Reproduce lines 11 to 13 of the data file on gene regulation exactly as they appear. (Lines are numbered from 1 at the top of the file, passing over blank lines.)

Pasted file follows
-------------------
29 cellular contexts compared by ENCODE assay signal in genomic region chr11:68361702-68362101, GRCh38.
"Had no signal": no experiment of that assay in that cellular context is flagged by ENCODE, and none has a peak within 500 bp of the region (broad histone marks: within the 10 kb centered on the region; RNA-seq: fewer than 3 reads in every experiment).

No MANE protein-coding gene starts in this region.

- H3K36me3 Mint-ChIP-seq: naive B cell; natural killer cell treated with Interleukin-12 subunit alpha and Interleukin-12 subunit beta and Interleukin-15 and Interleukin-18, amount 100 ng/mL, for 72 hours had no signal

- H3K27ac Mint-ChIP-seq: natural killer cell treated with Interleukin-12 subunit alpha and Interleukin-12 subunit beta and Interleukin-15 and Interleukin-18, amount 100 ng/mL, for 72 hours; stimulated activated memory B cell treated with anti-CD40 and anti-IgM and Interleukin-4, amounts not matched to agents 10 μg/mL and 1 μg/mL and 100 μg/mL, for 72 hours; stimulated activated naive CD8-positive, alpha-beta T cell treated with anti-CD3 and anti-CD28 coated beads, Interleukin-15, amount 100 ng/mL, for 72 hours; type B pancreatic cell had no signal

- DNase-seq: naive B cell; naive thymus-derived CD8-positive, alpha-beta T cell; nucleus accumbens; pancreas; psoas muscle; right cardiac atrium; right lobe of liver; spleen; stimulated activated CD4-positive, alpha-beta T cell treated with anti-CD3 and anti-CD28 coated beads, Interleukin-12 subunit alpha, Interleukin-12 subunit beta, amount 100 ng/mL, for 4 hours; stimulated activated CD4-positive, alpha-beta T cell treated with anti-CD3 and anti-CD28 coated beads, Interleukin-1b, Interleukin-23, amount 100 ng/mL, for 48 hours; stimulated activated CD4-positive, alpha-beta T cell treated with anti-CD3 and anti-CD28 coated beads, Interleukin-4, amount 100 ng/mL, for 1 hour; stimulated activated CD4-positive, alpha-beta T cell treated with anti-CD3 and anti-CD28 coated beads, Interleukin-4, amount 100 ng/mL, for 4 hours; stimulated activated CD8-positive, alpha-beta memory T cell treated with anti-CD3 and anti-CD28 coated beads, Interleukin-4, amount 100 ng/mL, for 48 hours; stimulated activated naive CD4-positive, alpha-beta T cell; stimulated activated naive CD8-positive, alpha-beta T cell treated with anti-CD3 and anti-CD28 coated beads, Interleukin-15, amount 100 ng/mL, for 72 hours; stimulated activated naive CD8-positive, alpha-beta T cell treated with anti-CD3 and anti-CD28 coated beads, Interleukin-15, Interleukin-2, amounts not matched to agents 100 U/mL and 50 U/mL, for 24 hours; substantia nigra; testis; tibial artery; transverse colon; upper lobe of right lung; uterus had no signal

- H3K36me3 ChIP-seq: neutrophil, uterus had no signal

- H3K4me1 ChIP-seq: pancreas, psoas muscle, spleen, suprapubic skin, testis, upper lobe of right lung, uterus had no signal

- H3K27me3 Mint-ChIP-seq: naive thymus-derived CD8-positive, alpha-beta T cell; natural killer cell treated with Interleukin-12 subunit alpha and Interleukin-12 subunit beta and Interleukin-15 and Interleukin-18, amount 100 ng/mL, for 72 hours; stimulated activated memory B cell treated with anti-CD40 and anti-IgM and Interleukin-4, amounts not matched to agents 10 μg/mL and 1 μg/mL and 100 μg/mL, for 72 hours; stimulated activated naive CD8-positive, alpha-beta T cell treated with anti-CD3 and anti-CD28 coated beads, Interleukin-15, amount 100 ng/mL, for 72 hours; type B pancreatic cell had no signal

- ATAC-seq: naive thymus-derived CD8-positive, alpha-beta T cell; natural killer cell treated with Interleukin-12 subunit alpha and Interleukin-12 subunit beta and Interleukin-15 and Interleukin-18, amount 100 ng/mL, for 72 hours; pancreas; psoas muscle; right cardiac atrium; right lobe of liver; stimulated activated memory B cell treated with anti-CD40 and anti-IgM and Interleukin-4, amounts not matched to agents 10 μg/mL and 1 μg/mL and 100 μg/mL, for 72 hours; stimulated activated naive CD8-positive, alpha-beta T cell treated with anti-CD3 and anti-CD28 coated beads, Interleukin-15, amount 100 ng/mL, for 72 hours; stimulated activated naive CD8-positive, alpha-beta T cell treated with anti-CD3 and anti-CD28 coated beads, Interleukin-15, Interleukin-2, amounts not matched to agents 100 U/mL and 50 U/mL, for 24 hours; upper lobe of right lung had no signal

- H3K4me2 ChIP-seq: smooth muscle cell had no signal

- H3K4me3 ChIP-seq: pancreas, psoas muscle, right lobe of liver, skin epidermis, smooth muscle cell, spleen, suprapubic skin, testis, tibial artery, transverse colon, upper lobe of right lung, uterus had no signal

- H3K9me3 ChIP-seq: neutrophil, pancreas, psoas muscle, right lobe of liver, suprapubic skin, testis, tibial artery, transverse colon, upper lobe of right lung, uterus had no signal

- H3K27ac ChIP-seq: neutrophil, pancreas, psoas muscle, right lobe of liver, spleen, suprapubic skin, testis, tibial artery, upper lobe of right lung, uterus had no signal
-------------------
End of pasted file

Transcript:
- H3K4me2 ChIP-seq: smooth muscle cell had no signal

- H3K4me3 ChIP-seq: pancreas, psoas muscle, right lobe of liver, skin epidermis, smooth muscle cell, spleen, suprapubic skin, testis, tibial artery, transverse colon, upper lobe of right lung, uterus had no signal

- H3K9me3 ChIP-seq: neutrophil, pancreas, psoas muscle, right lobe of liver, suprapubic skin, testis, tibial artery, transverse colon, upper lobe of right lung, uterus had no signal